If anything should be noted about 1997, was this it was a strong year for limited series. Kingdom Come, The System, Death: TTOYL and the original Batman Black & White Anthology are all strong stories that continue to sell well and are enjoyable today.

Covers to The System 1 through 3

Best New Series
Barry Windsor-Smith: Storyteller, Barry Windsor-Smith (Dark Horse)
Coventry, Bill Willingham (Fantagraphics)
Leave It to Chance, James Robinson and Paul Smith (Homage)
Nowhere, Debbie Drechsler (Drawn & Quarterly)
The Wretch, Phillip Hester and others (Caliber)

Talent Deserving of Wider Recognition
Ricardo Delgado, Age of Reptiles
Debbie Drechsler, Daddy’s Girl; Nowhere
Jon “Bean” Hastings, Smith Brown Jones
Batton Lash, Wolff & Byrd, Counselors of the Macabre
Gary Spencer Millidge, Strangehaven
Rob Walton, Ragmop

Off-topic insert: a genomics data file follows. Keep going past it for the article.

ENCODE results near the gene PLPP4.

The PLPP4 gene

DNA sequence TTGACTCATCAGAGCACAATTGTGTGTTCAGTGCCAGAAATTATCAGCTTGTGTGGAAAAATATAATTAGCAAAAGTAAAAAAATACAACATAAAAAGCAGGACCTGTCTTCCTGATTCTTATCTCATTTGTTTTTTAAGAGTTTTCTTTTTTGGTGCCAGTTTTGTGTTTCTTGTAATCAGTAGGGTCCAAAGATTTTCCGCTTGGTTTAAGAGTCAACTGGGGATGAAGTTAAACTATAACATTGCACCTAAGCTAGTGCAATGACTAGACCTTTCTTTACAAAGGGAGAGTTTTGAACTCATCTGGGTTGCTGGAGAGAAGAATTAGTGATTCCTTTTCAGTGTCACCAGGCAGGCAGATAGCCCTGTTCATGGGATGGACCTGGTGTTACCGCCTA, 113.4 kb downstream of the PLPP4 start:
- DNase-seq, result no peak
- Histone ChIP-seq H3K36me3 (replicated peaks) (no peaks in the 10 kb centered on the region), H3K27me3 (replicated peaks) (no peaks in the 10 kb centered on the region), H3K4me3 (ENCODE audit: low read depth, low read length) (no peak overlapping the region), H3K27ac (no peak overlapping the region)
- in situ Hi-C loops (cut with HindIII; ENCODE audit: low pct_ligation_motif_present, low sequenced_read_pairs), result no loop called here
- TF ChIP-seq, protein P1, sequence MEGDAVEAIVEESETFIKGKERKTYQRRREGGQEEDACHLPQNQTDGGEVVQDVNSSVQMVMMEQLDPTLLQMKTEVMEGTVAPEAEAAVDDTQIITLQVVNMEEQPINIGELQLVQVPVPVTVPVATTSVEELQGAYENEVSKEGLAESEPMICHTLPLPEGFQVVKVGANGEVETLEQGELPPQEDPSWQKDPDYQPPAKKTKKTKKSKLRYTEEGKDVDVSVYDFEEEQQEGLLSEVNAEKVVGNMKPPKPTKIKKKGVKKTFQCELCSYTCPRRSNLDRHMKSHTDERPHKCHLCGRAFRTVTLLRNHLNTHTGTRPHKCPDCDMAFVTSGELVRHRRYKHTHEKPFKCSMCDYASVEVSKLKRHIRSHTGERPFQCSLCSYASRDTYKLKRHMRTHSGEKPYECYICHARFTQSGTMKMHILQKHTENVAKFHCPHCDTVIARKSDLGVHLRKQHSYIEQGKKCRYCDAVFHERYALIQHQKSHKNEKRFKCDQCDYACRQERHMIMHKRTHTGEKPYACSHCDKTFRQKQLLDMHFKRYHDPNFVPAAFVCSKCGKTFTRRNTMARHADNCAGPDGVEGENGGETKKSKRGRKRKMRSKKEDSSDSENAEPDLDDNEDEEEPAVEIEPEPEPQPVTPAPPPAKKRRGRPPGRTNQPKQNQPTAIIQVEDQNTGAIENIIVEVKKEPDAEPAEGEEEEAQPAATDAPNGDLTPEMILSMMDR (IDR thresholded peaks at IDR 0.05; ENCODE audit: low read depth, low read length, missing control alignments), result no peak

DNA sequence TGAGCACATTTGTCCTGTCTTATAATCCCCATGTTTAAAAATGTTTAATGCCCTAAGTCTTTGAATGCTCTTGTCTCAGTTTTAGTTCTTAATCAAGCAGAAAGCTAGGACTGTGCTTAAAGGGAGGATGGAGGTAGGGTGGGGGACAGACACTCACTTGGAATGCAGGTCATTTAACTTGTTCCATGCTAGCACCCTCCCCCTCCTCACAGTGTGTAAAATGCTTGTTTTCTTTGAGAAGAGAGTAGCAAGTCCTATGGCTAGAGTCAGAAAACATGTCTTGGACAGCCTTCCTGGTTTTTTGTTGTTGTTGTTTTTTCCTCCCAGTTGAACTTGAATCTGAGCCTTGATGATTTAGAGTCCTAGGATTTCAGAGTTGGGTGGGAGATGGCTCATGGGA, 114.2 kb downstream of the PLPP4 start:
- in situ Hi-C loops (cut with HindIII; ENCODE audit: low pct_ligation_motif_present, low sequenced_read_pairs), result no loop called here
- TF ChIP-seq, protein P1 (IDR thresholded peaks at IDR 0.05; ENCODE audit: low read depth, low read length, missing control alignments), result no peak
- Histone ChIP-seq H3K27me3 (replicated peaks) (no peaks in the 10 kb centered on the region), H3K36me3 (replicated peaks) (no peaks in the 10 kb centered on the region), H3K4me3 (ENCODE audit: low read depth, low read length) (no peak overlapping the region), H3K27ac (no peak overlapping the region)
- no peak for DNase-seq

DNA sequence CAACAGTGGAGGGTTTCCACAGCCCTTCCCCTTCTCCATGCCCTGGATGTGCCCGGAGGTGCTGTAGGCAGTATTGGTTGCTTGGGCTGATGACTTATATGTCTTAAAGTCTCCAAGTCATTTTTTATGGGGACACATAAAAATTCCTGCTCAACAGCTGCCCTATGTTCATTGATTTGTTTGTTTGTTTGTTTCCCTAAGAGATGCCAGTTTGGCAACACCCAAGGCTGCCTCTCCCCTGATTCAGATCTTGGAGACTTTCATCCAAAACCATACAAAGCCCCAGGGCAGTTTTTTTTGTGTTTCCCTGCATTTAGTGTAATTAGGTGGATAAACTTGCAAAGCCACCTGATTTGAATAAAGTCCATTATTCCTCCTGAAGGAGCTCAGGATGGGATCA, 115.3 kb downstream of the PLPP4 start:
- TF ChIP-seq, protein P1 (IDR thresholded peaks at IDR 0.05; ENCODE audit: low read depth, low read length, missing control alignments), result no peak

Where are these series and talent today? Tying into my soap box from earlier, this is perhaps the best example of why the Eisner don’t mean that much outside of the professional community. The community is small, and both the Best New Series and Talent of Wider Recognition nominees (and winners) are virtually unheard of ten years after their nomination. These categories are to me, probably the most important ones in the Eisner’s, as it showcases breakout work. Yet, based on the history of 1997. We have these awards that in theory should allow us to create a better star system, but instead has sadly, fallen by the wayside. I suspect the only way that the majority of stars are made in comic books today are the ones who get pushed in the pages of Wizard, which leads into another topic, the problems with only having one big name ‘magazine’ reporting on the industry.